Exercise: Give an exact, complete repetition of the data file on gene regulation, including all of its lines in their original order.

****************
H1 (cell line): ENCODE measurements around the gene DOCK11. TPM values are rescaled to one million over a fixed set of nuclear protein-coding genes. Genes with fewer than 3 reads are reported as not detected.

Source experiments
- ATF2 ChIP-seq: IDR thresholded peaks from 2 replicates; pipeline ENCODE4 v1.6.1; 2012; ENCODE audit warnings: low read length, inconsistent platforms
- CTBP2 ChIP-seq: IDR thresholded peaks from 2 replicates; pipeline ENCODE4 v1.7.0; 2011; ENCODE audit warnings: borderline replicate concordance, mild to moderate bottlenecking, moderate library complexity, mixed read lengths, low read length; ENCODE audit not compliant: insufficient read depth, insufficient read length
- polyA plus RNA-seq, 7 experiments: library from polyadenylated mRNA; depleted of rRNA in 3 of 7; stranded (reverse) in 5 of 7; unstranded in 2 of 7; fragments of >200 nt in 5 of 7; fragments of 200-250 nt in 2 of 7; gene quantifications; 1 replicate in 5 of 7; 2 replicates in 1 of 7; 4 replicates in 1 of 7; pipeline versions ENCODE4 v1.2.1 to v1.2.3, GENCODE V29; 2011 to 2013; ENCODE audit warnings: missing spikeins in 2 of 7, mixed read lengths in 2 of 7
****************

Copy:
H1 (cell line): ENCODE measurements around the gene DOCK11. TPM values are rescaled to one million over a fixed set of nuclear protein-coding genes. Genes with fewer than 3 reads are reported as not detected.

Source experiments
- ATF2 ChIP-seq: IDR thresholded peaks from 2 replicates; pipeline ENCODE4 v1.6.1; 2012; ENCODE audit warnings: low read length, inconsistent platforms
- CTBP2 ChIP-seq: IDR thresholded peaks from 2 replicates; pipeline ENCODE4 v1.7.0; 2011; ENCODE audit warnings: borderline replicate concordance, mild to moderate bottlenecking, moderate library complexity, mixed read lengths, low read length; ENCODE audit not compliant: insufficient read depth, insufficient read length
- polyA plus RNA-seq, 7 experiments: library from polyadenylated mRNA; depleted of rRNA in 3 of 7; stranded (reverse) in 5 of 7; unstranded in 2 of 7; fragments of >200 nt in 5 of 7; fragments of 200-250 nt in 2 of 7; gene quantifications; 1 replicate in 5 of 7; 2 replicates in 1 of 7; 4 replicates in 1 of 7; pipeline versions ENCODE4 v1.2.1 to v1.2.3, GENCODE V29; 2011 to 2013; ENCODE audit warnings: missing spikeins in 2 of 7, mixed read lengths in 2 of 7